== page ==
Set in 1890 in New York City, this engaging, well-researched novel is full of unexpected twists and turns. A cast of well-developed characters keeps the reader turning the pages to see what will happen next, all while gaining historical information about the lives of ordinary people of the era. The history of nursing and medicine is especially intriguing, granted maybe a bit more so to me as a licensed RN. It reminds us that even in modern medicine, it comes down to the individuals who provide the care. Empathy and good bedside manners are still essential for good health care.
Lillian is a struggling young woman; she’s the guardian and provider for her 14-year-old brain-damaged sister, Marie. Their father died some years earlier; their mother is referred to as a villainous, unfit person throughout most of the novel. Lillian wants to be a nurse almost more than anything, but in that era nursing school is prohibitive to most, especially someone who’s caring for a handicapped family member.
Lillian manages to find a nurse aid position at a large cancer hospital several blocks from her small apartment. Her cousin and closest friend, Michael, finds a caregiver for Marie. She proves to be dependable as well as creative, and Marie thrives under her care. The only problem is, Marie must accept her as she is—a former prostitute who needs a job. Lillian struggles to accept her, but lessons are in store for her.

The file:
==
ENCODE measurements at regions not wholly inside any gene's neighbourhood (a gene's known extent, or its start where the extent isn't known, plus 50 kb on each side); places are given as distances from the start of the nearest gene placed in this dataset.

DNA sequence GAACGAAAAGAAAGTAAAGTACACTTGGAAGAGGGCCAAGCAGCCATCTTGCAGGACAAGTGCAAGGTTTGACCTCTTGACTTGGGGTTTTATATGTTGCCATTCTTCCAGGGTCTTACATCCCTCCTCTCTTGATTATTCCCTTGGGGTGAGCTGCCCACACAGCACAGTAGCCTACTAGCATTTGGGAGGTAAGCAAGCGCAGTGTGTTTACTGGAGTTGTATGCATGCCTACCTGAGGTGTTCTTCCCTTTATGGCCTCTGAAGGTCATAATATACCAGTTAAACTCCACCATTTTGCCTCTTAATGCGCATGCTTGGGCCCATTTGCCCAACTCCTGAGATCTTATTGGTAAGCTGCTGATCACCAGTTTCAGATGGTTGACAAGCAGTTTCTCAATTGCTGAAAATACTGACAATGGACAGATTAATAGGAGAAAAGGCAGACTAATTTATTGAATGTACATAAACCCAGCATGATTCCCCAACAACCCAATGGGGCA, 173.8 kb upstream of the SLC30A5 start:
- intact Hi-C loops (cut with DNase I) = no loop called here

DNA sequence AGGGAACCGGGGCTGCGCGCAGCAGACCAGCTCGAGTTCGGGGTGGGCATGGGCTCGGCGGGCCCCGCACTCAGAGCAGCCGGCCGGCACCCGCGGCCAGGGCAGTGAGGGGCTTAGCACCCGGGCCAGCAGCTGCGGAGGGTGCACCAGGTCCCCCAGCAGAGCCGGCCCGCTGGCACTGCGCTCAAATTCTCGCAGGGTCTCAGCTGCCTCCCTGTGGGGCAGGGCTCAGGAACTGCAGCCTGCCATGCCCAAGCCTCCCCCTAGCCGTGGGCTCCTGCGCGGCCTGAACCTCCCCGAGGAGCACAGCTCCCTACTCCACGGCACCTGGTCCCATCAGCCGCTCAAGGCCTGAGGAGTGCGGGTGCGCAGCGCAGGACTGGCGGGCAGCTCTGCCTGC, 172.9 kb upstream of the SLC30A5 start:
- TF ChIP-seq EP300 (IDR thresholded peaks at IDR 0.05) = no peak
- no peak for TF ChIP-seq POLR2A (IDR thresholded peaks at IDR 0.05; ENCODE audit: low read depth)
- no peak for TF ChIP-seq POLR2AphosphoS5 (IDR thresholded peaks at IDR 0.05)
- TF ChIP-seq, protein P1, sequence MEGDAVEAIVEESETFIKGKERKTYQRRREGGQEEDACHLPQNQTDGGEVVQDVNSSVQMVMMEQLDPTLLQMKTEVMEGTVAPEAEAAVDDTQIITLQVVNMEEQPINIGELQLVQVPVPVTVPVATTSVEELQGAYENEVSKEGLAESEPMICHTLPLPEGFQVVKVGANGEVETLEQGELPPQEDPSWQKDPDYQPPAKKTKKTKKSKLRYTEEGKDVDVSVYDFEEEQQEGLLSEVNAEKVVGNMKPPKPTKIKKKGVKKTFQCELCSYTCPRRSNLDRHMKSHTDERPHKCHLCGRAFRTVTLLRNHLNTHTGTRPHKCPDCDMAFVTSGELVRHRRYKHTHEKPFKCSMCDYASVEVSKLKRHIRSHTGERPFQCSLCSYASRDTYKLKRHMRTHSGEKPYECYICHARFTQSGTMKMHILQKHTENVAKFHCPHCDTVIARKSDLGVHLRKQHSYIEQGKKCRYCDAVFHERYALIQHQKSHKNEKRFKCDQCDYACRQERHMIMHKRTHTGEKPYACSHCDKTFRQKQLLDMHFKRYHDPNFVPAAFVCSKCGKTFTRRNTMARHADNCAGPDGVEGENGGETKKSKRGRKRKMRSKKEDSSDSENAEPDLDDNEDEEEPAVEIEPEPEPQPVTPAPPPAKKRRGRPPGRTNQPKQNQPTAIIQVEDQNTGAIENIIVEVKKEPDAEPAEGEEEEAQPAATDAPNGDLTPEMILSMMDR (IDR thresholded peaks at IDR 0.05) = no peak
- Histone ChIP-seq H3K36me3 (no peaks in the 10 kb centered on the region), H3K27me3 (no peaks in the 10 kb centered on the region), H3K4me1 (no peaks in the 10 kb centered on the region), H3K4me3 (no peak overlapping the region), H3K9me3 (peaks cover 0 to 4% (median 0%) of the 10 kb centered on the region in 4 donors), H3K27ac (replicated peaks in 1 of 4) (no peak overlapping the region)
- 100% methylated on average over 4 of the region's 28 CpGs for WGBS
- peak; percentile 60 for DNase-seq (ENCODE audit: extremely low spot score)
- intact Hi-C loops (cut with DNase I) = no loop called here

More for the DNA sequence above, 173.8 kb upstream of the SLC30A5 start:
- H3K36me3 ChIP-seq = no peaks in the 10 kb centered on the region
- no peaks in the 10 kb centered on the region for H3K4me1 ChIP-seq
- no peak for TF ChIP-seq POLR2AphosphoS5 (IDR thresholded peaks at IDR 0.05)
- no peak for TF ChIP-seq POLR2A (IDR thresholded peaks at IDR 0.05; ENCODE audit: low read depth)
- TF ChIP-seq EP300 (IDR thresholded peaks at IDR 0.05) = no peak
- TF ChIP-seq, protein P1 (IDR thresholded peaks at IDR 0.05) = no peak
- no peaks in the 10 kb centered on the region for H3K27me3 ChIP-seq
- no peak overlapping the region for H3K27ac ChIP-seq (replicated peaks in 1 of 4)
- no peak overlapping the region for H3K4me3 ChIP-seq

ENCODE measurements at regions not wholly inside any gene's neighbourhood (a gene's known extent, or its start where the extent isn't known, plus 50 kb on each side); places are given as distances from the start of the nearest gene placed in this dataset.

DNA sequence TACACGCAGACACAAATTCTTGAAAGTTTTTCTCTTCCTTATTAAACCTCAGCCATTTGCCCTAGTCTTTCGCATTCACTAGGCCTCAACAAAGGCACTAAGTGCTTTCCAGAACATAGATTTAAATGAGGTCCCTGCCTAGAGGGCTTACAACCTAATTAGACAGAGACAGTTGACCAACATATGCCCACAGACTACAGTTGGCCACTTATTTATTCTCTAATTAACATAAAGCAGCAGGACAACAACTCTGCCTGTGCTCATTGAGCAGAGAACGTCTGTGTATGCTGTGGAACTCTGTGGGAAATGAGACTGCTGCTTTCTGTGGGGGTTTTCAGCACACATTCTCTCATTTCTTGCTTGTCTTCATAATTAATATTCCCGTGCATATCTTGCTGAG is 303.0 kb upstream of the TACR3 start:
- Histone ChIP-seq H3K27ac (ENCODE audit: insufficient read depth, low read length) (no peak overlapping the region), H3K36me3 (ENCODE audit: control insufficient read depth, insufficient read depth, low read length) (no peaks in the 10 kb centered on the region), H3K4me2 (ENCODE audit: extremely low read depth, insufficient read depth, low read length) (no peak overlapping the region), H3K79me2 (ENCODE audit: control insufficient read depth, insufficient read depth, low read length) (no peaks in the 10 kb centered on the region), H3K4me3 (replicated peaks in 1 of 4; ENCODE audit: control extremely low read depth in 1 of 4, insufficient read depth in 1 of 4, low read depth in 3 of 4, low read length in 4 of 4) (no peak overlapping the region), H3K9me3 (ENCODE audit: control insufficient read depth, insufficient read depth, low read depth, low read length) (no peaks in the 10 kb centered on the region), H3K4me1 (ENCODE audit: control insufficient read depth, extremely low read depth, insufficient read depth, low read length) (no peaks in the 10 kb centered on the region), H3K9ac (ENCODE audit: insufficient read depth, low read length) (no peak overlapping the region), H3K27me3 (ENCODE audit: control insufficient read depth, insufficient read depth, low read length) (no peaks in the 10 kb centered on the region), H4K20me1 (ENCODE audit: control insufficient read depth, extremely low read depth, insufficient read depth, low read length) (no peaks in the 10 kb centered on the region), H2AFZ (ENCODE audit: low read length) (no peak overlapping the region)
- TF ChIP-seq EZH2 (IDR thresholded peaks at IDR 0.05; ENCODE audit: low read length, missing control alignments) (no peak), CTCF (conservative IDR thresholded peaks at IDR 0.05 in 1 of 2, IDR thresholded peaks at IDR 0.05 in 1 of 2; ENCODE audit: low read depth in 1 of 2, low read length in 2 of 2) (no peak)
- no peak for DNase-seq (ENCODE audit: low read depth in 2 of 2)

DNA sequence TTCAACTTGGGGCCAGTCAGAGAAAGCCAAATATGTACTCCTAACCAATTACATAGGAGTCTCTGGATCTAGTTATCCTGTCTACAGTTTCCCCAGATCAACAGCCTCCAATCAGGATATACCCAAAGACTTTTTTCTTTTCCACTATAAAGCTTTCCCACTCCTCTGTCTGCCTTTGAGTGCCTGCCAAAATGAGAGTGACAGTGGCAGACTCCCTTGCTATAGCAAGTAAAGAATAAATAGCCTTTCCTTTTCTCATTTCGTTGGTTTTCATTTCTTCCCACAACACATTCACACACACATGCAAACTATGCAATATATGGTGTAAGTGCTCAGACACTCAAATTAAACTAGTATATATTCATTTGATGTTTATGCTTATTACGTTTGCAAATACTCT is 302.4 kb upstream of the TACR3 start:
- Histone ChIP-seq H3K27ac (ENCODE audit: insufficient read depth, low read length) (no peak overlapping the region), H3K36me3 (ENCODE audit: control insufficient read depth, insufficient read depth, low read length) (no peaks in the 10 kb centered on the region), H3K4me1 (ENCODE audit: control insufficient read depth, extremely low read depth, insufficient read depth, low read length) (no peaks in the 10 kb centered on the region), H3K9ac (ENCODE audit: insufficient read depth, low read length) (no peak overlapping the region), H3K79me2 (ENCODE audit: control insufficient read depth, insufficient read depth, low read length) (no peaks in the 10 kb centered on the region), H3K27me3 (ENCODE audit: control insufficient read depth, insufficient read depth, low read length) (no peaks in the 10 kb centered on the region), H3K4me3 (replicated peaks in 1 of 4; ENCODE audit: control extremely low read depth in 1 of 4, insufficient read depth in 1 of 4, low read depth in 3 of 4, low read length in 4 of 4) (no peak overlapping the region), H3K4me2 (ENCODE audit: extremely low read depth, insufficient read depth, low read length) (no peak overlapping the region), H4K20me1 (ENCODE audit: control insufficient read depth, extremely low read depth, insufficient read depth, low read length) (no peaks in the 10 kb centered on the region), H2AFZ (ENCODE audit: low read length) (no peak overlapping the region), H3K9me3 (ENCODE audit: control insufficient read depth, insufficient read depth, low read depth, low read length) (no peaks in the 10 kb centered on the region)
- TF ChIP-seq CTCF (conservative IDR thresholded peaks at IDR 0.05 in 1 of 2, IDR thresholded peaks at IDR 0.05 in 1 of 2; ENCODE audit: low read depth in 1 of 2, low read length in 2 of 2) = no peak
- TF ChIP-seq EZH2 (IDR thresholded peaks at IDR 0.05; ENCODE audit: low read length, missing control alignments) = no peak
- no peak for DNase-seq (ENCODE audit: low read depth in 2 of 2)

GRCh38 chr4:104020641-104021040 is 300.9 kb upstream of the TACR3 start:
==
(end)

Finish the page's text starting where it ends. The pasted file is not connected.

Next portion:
The details of hospital work in 1890 are amazing, and the hierarchy of nursing staff and the doctors is almost explosive at times. Lillian is clearly on the bottom rung of the pecking order. As the nurse aid, Lillain must deliver the deceased to the basement when no family claims the body. She’s innately intelligent, and learns all she can from every interaction with patients, nurses, and the doctor. Most of the nurses treat Lillian as if she’s an ignoramus, though over time, they begin to offer her a bit of respect.
This is the author’s second novel. The plot provides surprises, and threading through the novel are fresh looks at bigotry on many levels: race, sexuality, social, and familial. There is a large cast of secondary and supportive characters who add depth to The Sharp Edge of Mercy. It’s the kind of story that stays with a reader long after reading.